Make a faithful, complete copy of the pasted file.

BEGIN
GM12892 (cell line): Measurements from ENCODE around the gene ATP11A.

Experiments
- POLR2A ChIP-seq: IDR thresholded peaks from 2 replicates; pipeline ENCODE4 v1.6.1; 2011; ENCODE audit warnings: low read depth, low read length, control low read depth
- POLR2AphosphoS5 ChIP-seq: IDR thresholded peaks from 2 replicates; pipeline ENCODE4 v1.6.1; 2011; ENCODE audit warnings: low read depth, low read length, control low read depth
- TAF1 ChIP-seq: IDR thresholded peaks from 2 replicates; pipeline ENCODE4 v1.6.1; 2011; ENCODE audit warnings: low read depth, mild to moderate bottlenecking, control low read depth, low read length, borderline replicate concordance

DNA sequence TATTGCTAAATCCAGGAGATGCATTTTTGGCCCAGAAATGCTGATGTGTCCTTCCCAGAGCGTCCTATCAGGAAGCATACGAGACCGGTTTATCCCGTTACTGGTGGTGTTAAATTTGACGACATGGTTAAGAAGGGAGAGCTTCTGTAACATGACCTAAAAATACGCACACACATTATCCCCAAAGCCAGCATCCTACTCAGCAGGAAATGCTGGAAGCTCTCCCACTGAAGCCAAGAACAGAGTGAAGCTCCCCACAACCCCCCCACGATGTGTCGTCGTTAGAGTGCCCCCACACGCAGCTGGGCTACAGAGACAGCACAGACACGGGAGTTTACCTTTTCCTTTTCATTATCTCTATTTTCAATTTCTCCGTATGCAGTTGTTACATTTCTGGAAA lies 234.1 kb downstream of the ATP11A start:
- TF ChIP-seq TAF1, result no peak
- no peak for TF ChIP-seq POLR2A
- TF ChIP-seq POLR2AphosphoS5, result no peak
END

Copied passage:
GM12892 (cell line): Measurements from ENCODE around the gene ATP11A.

Experiments
- POLR2A ChIP-seq: IDR thresholded peaks from 2 replicates; pipeline ENCODE4 v1.6.1; 2011; ENCODE audit warnings: low read depth, low read length, control low read depth
- POLR2AphosphoS5 ChIP-seq: IDR thresholded peaks from 2 replicates; pipeline ENCODE4 v1.6.1; 2011; ENCODE audit warnings: low read depth, low read length, control low read depth
- TAF1 ChIP-seq: IDR thresholded peaks from 2 replicates; pipeline ENCODE4 v1.6.1; 2011; ENCODE audit warnings: low read depth, mild to moderate bottlenecking, control low read depth, low read length, borderline replicate concordance

DNA sequence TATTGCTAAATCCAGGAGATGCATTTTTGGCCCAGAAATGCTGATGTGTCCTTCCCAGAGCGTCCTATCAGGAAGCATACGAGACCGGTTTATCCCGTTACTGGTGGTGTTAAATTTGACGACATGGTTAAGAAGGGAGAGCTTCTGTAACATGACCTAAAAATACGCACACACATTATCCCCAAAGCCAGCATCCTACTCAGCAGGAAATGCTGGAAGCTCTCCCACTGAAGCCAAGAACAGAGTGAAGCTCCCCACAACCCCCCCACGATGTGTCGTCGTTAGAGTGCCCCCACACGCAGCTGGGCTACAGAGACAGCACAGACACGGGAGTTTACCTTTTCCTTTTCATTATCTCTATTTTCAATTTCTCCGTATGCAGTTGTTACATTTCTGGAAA lies 234.1 kb downstream of the ATP11A start:
- TF ChIP-seq TAF1, result no peak
- no peak for TF ChIP-seq POLR2A
- TF ChIP-seq POLR2AphosphoS5, result no peak